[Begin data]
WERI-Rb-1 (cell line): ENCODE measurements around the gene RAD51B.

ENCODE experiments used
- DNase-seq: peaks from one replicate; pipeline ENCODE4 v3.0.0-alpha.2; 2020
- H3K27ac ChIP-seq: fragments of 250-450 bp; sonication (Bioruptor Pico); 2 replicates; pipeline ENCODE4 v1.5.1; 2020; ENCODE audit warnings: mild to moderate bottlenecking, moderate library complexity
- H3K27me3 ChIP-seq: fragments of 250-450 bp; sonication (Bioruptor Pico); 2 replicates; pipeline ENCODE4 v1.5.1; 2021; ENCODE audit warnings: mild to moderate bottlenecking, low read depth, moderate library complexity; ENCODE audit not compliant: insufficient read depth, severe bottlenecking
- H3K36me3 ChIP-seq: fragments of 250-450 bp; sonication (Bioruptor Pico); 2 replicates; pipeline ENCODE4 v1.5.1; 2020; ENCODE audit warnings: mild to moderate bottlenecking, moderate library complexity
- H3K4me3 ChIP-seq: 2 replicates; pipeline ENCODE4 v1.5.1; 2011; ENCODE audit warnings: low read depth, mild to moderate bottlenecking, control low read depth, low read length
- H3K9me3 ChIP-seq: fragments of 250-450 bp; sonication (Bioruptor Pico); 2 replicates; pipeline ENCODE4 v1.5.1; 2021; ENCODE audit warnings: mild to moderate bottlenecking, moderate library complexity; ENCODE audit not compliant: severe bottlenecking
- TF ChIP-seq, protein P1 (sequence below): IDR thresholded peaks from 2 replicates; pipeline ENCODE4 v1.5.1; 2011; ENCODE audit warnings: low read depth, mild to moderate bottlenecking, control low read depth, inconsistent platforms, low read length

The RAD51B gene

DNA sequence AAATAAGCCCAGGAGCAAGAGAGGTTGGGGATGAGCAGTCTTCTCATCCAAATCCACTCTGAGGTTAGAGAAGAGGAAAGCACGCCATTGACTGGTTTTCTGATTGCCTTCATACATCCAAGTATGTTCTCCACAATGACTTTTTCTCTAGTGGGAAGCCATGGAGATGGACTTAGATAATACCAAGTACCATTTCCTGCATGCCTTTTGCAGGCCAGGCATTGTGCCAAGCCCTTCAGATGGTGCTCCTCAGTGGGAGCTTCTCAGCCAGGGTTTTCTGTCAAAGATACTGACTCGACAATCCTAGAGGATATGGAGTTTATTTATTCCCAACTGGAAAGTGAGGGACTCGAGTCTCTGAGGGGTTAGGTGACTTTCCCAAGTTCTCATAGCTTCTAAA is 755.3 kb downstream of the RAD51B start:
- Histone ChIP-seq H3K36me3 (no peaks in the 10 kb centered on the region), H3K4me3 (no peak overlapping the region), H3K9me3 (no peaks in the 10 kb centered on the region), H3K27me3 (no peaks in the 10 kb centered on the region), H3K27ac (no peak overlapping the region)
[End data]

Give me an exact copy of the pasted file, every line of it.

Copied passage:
WERI-Rb-1 (cell line): ENCODE measurements around the gene RAD51B.

ENCODE experiments used
- DNase-seq: peaks from one replicate; pipeline ENCODE4 v3.0.0-alpha.2; 2020
- H3K27ac ChIP-seq: fragments of 250-450 bp; sonication (Bioruptor Pico); 2 replicates; pipeline ENCODE4 v1.5.1; 2020; ENCODE audit warnings: mild to moderate bottlenecking, moderate library complexity
- H3K27me3 ChIP-seq: fragments of 250-450 bp; sonication (Bioruptor Pico); 2 replicates; pipeline ENCODE4 v1.5.1; 2021; ENCODE audit warnings: mild to moderate bottlenecking, low read depth, moderate library complexity; ENCODE audit not compliant: insufficient read depth, severe bottlenecking
- H3K36me3 ChIP-seq: fragments of 250-450 bp; sonication (Bioruptor Pico); 2 replicates; pipeline ENCODE4 v1.5.1; 2020; ENCODE audit warnings: mild to moderate bottlenecking, moderate library complexity
- H3K4me3 ChIP-seq: 2 replicates; pipeline ENCODE4 v1.5.1; 2011; ENCODE audit warnings: low read depth, mild to moderate bottlenecking, control low read depth, low read length
- H3K9me3 ChIP-seq: fragments of 250-450 bp; sonication (Bioruptor Pico); 2 replicates; pipeline ENCODE4 v1.5.1; 2021; ENCODE audit warnings: mild to moderate bottlenecking, moderate library complexity; ENCODE audit not compliant: severe bottlenecking
- TF ChIP-seq, protein P1 (sequence below): IDR thresholded peaks from 2 replicates; pipeline ENCODE4 v1.5.1; 2011; ENCODE audit warnings: low read depth, mild to moderate bottlenecking, control low read depth, inconsistent platforms, low read length

The RAD51B gene

DNA sequence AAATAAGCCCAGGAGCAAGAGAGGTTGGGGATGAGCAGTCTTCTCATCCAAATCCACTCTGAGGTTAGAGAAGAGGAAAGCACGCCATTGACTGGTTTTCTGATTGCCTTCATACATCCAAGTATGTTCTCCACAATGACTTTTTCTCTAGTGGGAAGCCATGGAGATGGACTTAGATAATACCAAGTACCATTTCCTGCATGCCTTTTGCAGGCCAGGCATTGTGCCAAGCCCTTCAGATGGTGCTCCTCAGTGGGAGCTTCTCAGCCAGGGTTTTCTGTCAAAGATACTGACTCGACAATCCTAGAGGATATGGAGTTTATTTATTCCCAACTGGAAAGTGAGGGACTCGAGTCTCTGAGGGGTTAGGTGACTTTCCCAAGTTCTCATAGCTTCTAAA is 755.3 kb downstream of the RAD51B start:
- Histone ChIP-seq H3K36me3 (no peaks in the 10 kb centered on the region), H3K4me3 (no peak overlapping the region), H3K9me3 (no peaks in the 10 kb centered on the region), H3K27me3 (no peaks in the 10 kb centered on the region), H3K27ac (no peak overlapping the region)